Re: The British 'Dark' class

Posted: Sat Mar 19, 2011 8:53 pm
by justaveteran
Great pictures but, to me, 'tin' MTBs do not appear to be so 'workmanlike'.
I'm sure the designers have got it right, but try convincing us riders of the wartime wooden variety !

Re: The British 'Dark' class

Posted: Sat Mar 19, 2011 10:07 pm
by Dave Mills
I think Dark Scout's welded hull was an experiment for the navy as the company had built the 72ft all welded aluminium motor/sailer 'Morag Mhor' for the British Aluminium Co. Dark Scout may also have been an experiment to further reduce cost, time of construction, weight and complexity and possibly increase hull stiffness over the aluminium/timber composite that the RN originally specified. She was more of a Ford "Consul" than a "Zodiac".
The Dark Class may not have been very elegant (pointed shoe box!), but they were designed to be a versatile tool with interchangeable bits.
The earlier and more eleganet experimental riveted aluminium MTB 539 (later P1602) launched 1948 is today under around 43m of the Irish Sea off Anglesey and said to be 'polished shiny' by the action of tide and sand although she went down almost 60 years ago. What would a wooden hull be like after 60 years? I'm hoping to have a diver down on her this summer to check her out with a view to possible rescue. [click image for full view]
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All riveted aluminium experimantal MTB 539 (later P1602)
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Re: The British 'Dark' class

Posted: Sun Mar 27, 2011 6:46 pm
by Dave Mills
After the loss of the experimental all aluminium MTB P1602 in early 1952, Saunders-Roe won the contract to detail design and build the next generation of FPB known as the Dark Class. They were somewhat ‘chunkier’ and box-like around the rear quarters than the more elegant P1602. The Darks were of a composite hull construction using riveted aluminium alloy frames and stringers over-clad with laminated timber strip planking. There were bolted to the metal frames and the decks were plated with riveted aluminium sheeting. They were powered by two Napier Deltic 18 cylinder 2-stroke supercharged diesel engines of 2,500 BHP each. Saunders Roe built Dark Adventurer, Aggressor, Antagonist, Biter and Avenger. During the building of these five vessels SARO shopped out components to other shipyards for the building of the rest of the series for the Royal Navy. The last that SARO build for the Navy was a variant on the design in the form of P1120 Dark Scout. She was the only all-welded aluminium Dark and was somewhat simplified by the looks of her. No doubt it was a cost cutting exercise to appease the Government as the remainder of the order for the Darks was about to be cancelled.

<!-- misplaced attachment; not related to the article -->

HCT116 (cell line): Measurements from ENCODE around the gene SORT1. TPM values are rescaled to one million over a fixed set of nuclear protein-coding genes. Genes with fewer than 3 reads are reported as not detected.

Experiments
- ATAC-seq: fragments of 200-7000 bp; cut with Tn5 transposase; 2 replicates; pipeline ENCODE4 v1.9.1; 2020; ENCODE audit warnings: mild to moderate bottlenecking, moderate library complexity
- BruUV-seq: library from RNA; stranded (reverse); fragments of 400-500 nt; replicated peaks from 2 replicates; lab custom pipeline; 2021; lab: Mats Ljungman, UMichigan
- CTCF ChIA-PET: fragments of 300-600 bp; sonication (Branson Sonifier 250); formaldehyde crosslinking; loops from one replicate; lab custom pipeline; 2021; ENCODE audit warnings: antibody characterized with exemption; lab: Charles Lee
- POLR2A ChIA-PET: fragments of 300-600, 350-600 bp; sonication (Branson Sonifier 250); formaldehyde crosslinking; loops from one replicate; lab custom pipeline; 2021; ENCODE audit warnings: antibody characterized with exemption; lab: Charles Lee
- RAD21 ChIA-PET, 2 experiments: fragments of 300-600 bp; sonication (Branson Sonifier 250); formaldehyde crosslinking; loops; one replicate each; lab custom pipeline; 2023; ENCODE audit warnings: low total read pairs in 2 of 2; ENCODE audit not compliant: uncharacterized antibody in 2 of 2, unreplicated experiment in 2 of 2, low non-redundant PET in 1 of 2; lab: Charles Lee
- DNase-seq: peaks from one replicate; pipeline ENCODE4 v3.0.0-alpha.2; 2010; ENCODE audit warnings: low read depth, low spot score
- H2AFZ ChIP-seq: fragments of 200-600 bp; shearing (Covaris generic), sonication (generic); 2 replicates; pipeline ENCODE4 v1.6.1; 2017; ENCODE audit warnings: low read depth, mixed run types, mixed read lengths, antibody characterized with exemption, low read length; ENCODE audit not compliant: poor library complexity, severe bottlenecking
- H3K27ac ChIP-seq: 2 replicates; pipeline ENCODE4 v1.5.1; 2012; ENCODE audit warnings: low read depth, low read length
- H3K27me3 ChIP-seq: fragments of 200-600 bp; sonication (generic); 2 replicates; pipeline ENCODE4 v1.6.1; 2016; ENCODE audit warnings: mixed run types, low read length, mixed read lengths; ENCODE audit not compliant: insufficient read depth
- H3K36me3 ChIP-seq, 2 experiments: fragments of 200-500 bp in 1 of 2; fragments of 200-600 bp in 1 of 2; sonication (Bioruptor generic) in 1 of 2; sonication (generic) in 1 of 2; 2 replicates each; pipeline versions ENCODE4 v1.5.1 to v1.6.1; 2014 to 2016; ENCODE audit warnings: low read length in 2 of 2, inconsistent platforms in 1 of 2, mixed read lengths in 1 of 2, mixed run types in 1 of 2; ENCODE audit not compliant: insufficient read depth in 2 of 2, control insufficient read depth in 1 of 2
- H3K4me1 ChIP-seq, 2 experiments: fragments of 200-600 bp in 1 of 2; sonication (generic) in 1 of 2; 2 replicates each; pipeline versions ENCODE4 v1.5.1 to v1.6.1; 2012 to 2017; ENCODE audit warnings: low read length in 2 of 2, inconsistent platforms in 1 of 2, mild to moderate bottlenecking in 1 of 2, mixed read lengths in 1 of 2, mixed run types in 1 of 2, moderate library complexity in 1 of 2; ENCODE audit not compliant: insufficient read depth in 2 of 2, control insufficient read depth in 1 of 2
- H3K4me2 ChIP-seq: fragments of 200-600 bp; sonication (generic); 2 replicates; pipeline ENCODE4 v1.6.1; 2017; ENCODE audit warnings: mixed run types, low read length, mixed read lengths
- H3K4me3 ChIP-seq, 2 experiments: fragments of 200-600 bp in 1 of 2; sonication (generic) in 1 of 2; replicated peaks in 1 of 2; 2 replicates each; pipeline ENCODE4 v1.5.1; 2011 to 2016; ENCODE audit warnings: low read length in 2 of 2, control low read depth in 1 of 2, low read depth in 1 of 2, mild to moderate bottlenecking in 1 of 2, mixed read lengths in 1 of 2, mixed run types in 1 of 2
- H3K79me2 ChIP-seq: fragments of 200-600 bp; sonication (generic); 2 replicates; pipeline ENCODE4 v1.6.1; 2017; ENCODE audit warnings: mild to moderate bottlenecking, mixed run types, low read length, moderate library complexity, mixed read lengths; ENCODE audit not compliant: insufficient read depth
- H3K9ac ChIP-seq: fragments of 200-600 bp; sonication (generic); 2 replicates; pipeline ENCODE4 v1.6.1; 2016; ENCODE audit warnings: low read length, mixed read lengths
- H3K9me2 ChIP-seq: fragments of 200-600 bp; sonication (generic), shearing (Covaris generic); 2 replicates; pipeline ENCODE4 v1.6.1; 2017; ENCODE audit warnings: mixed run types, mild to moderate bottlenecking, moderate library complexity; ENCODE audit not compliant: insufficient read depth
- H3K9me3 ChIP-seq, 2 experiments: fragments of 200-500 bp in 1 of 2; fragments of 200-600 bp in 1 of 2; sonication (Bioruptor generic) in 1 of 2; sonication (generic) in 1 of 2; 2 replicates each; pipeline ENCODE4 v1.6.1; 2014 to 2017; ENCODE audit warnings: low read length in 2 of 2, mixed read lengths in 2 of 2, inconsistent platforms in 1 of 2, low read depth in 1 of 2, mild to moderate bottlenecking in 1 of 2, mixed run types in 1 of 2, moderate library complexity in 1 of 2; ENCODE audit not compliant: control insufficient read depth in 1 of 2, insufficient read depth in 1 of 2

SARO also won a contract to supply two very similar vessels to Finland, Vasama 1 and Vasama 2. There appear to have been of conventional composite hull construction.
The Burmese Government also ordered a set of five all riveted aluminium clad FPB’s complete with a bespoke auxiliary battery-electric ‘slow-speed drive’. My father said it was for silently creeping up the many river creeks to search out pirates, smugglers, bandits and gun-runners – all exciting stuff for a youngster to hear! The aluminium hulls were specified to withstand marine worm attack that would have been a problem in the warmer tropical waters.
Following this series was one for Japan, service number PT9. There is a strange rumour that she was supplied with only one of the usual two Napier Deltic engines. It seems a strange tale and I can’t imagine why anyone would want to spread it. If the Japanese wanted a Deltic engine for some other purpose I would have though they could have obtained one by a less devious and expensive route. The company magazine article does mention two engines, so the rumour may be just that.
On the subject of tales and rumours there is a 1951 Saunders-Roe advertisement that illustrates P1602 and proudly proclaims she is the World’s First Aluminium Alloy MTB. This has been found to be untrue/incorrect. The Americans has an alloy MTB No PT-8 in 1934 and is today restored and for sale for around $1.4M
Long before PT-9 was a pair of aluminium hulled steam torpedo boats built by the Scottish Yarrow Co., one for France, Le Fourde in 1894 and a larger one for Russia, Sokol (Falcon) in 1895.
P1602 may be more accurately described as either Britain’s or the Royal Navy’s first aluminium MTB, unless that is proved incorrect? [click to enlarge]